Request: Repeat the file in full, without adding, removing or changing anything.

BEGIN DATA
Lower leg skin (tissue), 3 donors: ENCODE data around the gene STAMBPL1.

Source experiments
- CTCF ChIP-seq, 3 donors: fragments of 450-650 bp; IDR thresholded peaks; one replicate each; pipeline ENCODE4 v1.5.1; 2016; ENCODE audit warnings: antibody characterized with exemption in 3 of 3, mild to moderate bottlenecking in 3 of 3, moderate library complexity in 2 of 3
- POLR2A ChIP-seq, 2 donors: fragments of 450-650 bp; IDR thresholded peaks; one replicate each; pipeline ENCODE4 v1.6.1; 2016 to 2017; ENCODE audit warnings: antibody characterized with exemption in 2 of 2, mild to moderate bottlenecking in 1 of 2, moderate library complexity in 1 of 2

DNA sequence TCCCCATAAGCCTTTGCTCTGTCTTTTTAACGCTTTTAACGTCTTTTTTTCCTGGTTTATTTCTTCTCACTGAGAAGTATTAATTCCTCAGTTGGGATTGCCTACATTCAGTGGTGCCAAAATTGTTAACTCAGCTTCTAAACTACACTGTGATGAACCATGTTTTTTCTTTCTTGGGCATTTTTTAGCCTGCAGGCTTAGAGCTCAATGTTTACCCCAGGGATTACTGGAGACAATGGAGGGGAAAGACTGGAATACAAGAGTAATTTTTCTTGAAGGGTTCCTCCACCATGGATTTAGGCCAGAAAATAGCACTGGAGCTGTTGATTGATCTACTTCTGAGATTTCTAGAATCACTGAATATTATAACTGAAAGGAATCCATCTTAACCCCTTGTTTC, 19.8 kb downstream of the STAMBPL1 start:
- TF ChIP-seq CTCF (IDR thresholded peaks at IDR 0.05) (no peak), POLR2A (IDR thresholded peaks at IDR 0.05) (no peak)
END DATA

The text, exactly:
Lower leg skin (tissue), 3 donors: ENCODE data around the gene STAMBPL1.

Source experiments
- CTCF ChIP-seq, 3 donors: fragments of 450-650 bp; IDR thresholded peaks; one replicate each; pipeline ENCODE4 v1.5.1; 2016; ENCODE audit warnings: antibody characterized with exemption in 3 of 3, mild to moderate bottlenecking in 3 of 3, moderate library complexity in 2 of 3
- POLR2A ChIP-seq, 2 donors: fragments of 450-650 bp; IDR thresholded peaks; one replicate each; pipeline ENCODE4 v1.6.1; 2016 to 2017; ENCODE audit warnings: antibody characterized with exemption in 2 of 2, mild to moderate bottlenecking in 1 of 2, moderate library complexity in 1 of 2

DNA sequence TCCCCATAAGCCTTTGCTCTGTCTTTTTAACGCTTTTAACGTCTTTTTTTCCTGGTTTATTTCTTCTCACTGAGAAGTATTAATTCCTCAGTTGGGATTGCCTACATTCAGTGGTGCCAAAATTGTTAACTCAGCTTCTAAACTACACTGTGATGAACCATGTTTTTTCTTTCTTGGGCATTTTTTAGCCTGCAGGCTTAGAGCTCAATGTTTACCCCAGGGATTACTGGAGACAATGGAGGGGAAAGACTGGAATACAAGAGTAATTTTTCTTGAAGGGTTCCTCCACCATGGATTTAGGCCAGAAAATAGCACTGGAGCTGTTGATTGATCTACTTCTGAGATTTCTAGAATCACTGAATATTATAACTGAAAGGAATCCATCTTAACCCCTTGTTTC, 19.8 kb downstream of the STAMBPL1 start:
- TF ChIP-seq CTCF (IDR thresholded peaks at IDR 0.05) (no peak), POLR2A (IDR thresholded peaks at IDR 0.05) (no peak)